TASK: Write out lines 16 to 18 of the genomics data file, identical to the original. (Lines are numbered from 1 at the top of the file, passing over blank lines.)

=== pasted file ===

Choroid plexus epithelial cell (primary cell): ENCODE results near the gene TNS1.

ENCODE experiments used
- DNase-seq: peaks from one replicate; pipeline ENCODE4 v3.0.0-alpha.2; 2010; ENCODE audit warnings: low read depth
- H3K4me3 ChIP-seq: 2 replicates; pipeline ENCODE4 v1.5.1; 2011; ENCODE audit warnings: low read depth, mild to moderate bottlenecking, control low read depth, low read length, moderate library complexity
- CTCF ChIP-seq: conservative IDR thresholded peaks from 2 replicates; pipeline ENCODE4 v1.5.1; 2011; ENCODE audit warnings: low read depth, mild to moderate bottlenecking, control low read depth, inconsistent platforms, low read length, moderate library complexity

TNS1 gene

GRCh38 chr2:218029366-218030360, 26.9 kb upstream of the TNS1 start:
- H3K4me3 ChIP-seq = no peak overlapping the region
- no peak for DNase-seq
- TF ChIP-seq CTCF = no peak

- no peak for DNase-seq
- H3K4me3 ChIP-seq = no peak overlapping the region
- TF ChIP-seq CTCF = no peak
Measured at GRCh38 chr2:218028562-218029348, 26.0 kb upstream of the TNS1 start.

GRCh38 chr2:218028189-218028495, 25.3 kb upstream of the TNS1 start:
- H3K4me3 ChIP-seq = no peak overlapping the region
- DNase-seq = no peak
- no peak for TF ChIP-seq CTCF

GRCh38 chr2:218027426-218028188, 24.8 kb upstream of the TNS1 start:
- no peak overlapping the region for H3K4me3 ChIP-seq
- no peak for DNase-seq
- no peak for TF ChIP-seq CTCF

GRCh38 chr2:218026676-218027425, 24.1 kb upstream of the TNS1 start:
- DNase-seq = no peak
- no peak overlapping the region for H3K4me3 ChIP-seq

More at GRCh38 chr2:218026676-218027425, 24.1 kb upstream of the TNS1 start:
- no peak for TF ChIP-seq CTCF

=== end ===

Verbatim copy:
- H3K4me3 ChIP-seq = no peak overlapping the region
- DNase-seq = no peak
- no peak for TF ChIP-seq CTCF